Sunday , 17 February 2019

Reduction of crowding level in Public Transportation Service:
An important policy agenda

The authors consider the effect of crowding, while investigating the attractiveness of a public transportation service in developing countries like India.

The important attributes of a public transportation mode choice largely depends on time and cost. They are recognized as primary attributes influencing the mode choice decision of a trip maker. But researchers over the years have identified the fact that a set of other qualitative travel attributes also influence the choice of a public transportation service. These attributes could be, say the number of travellers occupying a public transportation mode with a certain number of available seats, whether travelling with seat only condition, whether travelling partially with seating and partially with standing condition, or travelling with standing and also in crowded condition etc. These attributes are gradually getting more importance in the analysis of public transportation mode choice both in developed and in developing countries. It happens because of the increase of average income of urban population and a gradual propensity to own personalized vehicles.

Measurement of In-vehicle crowding

In crowding related research, valuing of in-vehicle crowding level is considered as the most important. Crowding is considered as one of the important policy agendas and therefore various ways of assessing its role in the choice of public transportation service should be addressed. The value can be measured in three different ways: time multiplier, monetary value per minute or hour and monetary value per trip. The time multiplier is defined as a ratio of generalized time (travel time with crowding effect) and the equivalent travel time, but without crowding condition. The dimension of time multiplier is defined as time/time.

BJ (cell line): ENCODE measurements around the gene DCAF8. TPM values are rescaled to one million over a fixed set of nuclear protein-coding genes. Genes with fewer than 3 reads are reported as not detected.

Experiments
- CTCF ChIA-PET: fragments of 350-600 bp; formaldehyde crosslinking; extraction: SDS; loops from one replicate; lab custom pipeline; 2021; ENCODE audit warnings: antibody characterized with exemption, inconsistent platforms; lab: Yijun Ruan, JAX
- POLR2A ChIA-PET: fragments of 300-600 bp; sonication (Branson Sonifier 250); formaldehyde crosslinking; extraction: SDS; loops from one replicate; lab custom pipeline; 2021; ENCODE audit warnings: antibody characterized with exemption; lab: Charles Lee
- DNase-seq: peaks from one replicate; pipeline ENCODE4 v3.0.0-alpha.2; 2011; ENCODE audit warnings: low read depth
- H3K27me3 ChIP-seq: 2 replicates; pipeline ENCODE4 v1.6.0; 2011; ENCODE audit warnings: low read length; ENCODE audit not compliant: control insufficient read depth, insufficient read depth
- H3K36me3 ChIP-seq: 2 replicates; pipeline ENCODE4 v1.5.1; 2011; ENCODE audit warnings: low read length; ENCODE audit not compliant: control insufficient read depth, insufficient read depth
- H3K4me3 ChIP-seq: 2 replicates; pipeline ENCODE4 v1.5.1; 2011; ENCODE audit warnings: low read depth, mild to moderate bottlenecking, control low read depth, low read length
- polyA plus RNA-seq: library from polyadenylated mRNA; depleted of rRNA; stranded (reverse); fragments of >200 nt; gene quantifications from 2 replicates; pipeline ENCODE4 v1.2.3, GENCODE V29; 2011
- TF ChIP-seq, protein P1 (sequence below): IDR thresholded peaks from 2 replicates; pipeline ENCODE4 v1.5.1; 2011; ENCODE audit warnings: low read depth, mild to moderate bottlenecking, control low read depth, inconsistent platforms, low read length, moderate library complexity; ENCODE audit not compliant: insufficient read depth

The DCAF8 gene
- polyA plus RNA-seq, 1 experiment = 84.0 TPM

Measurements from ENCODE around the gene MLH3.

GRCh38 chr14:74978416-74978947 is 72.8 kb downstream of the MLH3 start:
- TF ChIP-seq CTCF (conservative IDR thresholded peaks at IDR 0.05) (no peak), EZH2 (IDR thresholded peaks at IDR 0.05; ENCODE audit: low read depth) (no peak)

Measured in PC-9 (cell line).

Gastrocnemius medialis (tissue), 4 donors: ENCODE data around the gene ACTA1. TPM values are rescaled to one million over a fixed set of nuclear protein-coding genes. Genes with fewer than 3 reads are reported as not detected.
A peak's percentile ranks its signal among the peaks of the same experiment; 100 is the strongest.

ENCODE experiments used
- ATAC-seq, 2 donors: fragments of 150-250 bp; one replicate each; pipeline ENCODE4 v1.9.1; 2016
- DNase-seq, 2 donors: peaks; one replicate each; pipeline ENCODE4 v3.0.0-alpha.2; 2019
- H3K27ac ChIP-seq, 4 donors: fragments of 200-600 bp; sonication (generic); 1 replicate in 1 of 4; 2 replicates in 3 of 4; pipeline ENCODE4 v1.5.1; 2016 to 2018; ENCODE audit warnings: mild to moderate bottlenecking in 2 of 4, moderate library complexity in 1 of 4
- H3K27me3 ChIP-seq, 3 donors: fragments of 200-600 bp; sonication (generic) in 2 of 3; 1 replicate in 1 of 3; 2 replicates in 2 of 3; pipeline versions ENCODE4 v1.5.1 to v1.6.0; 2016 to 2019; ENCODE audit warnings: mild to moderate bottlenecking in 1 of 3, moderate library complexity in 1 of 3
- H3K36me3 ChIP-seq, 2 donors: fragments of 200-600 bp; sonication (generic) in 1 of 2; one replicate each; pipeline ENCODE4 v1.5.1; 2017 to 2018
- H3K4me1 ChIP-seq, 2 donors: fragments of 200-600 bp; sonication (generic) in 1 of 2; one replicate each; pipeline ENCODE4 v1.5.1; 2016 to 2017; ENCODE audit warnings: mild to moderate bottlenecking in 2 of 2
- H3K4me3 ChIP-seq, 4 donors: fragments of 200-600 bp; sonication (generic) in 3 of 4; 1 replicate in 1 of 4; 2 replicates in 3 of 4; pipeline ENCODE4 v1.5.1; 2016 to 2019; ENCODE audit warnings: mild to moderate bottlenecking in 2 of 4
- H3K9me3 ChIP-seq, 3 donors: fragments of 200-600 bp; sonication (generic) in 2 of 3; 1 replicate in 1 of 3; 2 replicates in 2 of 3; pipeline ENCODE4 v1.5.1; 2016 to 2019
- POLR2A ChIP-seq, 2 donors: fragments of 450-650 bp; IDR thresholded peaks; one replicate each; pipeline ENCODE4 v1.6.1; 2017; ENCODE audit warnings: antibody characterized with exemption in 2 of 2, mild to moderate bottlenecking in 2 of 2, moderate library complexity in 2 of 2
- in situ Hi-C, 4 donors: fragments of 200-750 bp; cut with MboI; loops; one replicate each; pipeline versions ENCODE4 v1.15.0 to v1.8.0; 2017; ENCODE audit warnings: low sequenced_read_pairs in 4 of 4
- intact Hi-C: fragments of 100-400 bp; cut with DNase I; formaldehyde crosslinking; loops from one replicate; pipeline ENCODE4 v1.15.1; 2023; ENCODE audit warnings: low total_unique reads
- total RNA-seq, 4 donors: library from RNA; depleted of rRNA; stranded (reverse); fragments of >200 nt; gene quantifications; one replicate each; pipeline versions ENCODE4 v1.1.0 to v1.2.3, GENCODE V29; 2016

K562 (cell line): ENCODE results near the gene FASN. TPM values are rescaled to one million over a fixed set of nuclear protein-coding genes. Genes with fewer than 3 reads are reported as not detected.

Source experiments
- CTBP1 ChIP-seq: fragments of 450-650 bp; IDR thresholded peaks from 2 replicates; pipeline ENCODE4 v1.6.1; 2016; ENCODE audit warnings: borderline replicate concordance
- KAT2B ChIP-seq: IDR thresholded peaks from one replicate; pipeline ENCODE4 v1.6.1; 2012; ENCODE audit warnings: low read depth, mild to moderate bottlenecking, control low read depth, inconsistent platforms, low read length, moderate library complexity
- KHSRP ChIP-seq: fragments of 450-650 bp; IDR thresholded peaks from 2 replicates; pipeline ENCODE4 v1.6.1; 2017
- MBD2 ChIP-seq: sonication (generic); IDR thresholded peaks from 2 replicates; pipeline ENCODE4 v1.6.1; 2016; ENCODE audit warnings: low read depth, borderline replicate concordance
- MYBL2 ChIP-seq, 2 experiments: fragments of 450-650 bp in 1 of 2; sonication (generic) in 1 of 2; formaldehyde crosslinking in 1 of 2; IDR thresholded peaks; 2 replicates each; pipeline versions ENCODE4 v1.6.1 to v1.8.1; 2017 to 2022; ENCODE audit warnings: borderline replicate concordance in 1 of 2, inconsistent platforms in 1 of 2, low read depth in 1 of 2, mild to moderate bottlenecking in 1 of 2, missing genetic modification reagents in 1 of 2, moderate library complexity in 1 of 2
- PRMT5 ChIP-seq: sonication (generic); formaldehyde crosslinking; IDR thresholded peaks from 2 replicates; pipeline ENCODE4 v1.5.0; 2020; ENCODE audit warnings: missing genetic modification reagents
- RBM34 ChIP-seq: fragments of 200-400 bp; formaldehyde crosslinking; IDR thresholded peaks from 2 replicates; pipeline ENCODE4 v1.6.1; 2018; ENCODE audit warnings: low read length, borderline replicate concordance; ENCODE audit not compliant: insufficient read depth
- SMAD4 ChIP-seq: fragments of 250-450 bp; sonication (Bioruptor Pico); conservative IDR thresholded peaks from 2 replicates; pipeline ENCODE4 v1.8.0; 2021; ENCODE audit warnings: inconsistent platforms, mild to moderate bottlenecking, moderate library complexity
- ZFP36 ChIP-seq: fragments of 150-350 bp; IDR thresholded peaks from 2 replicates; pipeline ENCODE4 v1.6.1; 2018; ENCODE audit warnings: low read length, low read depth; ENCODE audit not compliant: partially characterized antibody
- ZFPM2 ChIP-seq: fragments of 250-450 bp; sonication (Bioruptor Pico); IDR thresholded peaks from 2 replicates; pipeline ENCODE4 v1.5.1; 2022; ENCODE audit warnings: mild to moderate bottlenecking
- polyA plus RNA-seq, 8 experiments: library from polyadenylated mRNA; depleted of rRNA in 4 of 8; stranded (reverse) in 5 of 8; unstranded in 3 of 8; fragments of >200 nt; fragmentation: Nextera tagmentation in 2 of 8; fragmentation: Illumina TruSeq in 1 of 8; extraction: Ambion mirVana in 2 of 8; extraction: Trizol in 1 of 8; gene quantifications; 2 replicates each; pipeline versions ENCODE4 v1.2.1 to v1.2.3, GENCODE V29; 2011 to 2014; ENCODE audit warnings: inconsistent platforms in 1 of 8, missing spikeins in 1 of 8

Valuing of travel attributes in suburban train service:

A case study

The authors investigated various attributes influencing the attractiveness of suburban train service, taking a case study in Mumbai. The details of study on the attributes selection, survey instrument design, data collection procedure, modelling techniques, and valuing of travel attributes including the crowding level are reported in Basu and Hunt (2012). The study highlighted about how much trip makers were willing to pay (WTP) more for reducing in-vehicle crowding level. WTP implies how much trip makers are willing to pay in monetary cost for a particular benefit.

In this study, a travel behaviour analysis was carried using a stated preference (SP) experiment for suburban train trip makers. The various attributes considered in the study were train fare, ride time, time headway. Apart from these attributes, the effect of crowding level was also considered as another important aspect in this study. In this study, crowding was represented as the number of standing passengers/m2. Depending on the possible variation of crowding level in Mumbai suburban train service, five levels of crowding were defined in a qualitative manner as given below.